Painted Turtles

The painted turtle (Chrysemys picta) is not your average aquatic turtle. This species has the largest range of any north American turtle, and can found in suitable habitats from the Atlantic to the Pacific coast of North America. It is also colorful, outgoing, moderately-sized, and very undemanding. Let’s take a closer look at painted turtles and see whether they are the right pet turtle for you.

Tank Setup

Tank setup for painted turtles generally follows the basic design already described. Like the red-eared slider, with which it is often confused, painted turtles are the quintessential basking-type turtle that inhabits ponds, lakes and lazy rivers, around which they spend a great deal of time soaking up the sun. If you’ve ever seen them in the wild, you will understand just how important these basking sites are. Juveniles and adults will often be piled up on one another in the choicest sunning spots, and long tanning lines of individuals will form on sufficiently thick tree branches. Consequently, you will need a good heat lamp or ceramic heater, and it is also a good idea to use a UV-B emitting bulb as well.

Feeding

Painted turtles will happily accept most turtle food. Like other basking species, they tend to start life as carnivores, eating insects, small fish, tadpoles, etc., and then move towards a more vegetable-based, omnivorous diet. Make sure to dust prepared foods with a high quality supplement. I have always used Rep-Cal for providing crucial vitamin D and calcium, and would not recommend any other. A failure to supplement foods with these vitamins is just asking for trouble, and is particularly damaging to young, growing turtles that are likely to manifest shell deformities as they mature.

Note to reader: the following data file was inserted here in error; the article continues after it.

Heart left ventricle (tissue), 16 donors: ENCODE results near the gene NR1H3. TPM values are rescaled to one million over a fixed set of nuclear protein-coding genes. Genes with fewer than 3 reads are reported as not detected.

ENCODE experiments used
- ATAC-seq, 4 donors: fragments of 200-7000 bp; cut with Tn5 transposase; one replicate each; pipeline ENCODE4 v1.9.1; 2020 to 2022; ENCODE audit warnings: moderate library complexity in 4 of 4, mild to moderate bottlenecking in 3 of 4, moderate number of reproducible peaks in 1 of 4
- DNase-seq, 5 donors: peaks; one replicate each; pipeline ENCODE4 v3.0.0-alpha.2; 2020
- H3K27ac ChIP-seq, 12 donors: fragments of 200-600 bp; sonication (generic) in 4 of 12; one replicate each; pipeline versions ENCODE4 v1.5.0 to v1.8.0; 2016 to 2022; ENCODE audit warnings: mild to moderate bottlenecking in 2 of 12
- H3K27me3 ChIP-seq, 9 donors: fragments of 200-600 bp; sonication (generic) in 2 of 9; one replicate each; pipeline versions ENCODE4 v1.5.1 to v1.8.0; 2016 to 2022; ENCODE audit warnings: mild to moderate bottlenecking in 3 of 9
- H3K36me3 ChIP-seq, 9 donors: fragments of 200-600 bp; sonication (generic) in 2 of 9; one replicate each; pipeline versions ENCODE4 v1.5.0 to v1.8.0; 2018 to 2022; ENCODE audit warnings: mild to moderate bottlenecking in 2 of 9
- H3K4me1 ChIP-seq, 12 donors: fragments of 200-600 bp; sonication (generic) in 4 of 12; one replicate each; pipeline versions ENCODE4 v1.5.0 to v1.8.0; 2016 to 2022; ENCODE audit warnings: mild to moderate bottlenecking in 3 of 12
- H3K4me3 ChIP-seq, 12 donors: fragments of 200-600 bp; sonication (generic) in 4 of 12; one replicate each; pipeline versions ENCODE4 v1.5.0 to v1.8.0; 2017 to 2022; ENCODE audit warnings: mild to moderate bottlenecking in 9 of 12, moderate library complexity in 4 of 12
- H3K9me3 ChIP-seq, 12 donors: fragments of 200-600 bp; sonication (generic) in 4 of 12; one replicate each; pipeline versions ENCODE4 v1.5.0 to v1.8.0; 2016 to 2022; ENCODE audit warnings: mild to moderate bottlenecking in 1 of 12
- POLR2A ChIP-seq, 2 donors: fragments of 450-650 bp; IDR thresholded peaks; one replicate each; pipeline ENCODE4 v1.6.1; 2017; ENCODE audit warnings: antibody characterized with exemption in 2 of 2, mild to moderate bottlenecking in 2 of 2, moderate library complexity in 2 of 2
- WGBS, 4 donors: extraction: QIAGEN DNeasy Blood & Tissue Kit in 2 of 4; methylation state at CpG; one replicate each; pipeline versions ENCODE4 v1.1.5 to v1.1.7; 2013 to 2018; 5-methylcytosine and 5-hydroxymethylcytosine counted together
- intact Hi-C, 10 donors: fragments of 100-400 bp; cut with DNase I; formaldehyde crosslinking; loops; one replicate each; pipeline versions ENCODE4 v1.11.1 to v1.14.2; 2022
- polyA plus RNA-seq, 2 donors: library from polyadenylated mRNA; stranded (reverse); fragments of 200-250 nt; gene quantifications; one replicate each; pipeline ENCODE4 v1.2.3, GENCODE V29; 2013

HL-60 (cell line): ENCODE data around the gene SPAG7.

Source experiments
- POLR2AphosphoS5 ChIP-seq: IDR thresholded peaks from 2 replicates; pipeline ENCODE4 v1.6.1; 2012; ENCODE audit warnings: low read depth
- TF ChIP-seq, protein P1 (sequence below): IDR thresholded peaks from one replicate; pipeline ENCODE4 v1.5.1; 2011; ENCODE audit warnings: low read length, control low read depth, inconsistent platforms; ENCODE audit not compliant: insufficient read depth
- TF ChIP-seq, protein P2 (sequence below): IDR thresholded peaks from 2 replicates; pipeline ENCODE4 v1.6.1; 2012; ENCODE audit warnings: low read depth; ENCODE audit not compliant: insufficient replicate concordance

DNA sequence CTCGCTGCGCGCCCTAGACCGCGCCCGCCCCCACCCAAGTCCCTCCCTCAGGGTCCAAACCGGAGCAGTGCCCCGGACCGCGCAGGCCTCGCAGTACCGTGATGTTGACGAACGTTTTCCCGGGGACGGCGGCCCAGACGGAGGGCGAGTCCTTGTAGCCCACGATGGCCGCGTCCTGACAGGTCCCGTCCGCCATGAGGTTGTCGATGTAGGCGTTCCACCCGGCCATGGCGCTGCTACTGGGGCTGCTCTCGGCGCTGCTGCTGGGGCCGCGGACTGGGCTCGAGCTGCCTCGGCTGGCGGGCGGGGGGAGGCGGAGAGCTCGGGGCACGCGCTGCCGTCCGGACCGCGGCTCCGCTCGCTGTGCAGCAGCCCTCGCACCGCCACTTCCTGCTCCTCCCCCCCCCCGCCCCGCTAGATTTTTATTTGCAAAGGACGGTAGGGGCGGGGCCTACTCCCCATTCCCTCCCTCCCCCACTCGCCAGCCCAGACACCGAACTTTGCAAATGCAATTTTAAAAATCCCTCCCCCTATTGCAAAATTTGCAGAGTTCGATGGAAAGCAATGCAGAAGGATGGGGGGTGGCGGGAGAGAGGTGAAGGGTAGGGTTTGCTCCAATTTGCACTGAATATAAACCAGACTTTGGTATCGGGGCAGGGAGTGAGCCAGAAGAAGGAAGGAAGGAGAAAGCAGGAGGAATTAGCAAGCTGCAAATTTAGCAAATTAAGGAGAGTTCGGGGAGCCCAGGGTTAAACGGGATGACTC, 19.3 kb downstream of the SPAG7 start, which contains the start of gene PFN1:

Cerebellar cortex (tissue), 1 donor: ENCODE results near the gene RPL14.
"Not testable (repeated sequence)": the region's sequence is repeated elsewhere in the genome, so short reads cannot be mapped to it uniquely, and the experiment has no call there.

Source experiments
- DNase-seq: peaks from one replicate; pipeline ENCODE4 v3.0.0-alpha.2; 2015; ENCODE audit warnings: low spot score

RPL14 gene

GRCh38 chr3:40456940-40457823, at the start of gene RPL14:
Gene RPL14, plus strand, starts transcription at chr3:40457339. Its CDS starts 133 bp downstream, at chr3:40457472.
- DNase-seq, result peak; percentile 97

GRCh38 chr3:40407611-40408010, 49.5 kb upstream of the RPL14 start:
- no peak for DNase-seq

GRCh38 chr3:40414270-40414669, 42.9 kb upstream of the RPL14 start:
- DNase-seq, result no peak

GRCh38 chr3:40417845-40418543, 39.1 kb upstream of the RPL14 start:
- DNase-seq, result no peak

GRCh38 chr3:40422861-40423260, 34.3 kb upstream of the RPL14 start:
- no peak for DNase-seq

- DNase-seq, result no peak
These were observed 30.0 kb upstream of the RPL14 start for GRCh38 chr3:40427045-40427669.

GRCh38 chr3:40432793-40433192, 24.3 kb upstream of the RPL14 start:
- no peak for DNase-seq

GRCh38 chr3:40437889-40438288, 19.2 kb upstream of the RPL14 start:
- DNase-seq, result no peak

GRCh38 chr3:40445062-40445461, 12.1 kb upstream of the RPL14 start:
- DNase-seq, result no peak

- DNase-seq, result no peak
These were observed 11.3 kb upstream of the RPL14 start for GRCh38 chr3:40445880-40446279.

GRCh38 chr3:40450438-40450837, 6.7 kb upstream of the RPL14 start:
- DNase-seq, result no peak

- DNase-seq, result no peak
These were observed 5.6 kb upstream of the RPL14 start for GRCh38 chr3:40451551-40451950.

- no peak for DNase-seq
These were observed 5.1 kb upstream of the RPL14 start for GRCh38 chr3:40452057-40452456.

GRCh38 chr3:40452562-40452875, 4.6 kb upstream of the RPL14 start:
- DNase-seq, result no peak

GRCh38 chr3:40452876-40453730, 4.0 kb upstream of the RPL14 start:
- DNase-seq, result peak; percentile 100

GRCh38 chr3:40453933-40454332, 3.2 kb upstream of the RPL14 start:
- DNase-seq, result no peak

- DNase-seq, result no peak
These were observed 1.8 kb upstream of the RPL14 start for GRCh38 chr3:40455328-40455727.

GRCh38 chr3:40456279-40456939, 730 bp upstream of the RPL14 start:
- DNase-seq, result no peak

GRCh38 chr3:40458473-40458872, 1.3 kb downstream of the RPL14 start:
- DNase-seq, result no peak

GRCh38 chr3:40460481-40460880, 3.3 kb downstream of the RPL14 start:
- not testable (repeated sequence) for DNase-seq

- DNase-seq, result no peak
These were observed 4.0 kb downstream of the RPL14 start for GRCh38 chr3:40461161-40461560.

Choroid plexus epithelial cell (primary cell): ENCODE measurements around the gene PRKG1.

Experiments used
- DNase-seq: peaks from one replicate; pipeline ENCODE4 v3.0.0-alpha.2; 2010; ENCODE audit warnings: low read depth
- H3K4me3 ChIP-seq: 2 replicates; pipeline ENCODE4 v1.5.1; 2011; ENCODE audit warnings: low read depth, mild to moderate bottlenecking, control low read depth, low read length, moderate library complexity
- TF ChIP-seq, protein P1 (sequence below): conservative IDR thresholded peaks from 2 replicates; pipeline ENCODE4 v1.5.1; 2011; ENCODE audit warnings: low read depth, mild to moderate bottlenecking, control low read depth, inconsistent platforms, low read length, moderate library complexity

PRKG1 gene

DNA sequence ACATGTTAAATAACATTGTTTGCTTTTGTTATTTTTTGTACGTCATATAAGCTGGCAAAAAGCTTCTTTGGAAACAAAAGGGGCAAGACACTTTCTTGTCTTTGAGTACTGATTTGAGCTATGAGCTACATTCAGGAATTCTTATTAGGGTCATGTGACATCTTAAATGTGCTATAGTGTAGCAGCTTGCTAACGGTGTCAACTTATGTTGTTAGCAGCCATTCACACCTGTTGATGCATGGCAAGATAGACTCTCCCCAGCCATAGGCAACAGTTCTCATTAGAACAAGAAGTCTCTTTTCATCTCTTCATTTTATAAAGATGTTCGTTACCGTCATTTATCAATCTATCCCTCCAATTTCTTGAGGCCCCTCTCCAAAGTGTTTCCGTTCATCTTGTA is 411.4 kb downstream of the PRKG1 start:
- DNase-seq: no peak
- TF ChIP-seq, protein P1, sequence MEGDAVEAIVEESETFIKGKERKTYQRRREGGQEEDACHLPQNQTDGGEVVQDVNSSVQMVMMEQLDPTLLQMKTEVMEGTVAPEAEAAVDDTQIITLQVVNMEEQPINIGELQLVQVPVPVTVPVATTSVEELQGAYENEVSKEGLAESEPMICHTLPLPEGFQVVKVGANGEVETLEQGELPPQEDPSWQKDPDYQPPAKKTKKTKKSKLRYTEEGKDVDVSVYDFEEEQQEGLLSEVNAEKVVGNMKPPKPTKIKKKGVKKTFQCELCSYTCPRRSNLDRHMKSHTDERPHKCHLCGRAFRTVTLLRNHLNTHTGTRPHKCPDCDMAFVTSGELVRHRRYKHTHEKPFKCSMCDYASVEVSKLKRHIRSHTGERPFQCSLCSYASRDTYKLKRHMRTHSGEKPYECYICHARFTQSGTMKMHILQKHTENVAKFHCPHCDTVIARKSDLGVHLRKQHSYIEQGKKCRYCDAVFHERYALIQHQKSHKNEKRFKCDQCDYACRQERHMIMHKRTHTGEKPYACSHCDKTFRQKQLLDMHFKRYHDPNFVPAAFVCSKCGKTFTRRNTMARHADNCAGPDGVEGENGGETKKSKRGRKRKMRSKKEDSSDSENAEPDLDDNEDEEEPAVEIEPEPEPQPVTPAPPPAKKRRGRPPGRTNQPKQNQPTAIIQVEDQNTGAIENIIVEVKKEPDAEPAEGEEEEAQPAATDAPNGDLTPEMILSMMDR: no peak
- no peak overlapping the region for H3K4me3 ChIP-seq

Sexing

Young turtles are very difficult to sex, but as they grow males will show several differences. Males will tend to have larger front claws, a longer, thicker tail, and a more concave plastron (underside of shell) compared to the flat plastron of the female. Of course, the female will normally get significantly larger than the male as well.

Lifespan

Like most basking turtles, the painted variety is very long lived. The eastern subspecies is reported to live between 20 to 40 years, and mature in about 10 years. This is likely a very conservative estimate of this species lifespan in the wild. In captivity, a well cared for turtle should easily live for more than 20 years.

Painted Turtles as Pets – The Verdict

These are generally colorful and easy to please aquatic turtles that should thrive in a basic turtle tank setup provided they are given enough room. While all of the subspecies can be maintained in captivity, some of the subspecies adapted to the northern latitudes may have a tendency to go off feed in the winter, even if adequate water temperatures are maintained year-round. For this reason, the southern painted variety may be a more ideal choice as a pet, since it hails from a much warmer clime. In addition, as the smallest of the subspecies, it can be housed in slightly smaller enclosures.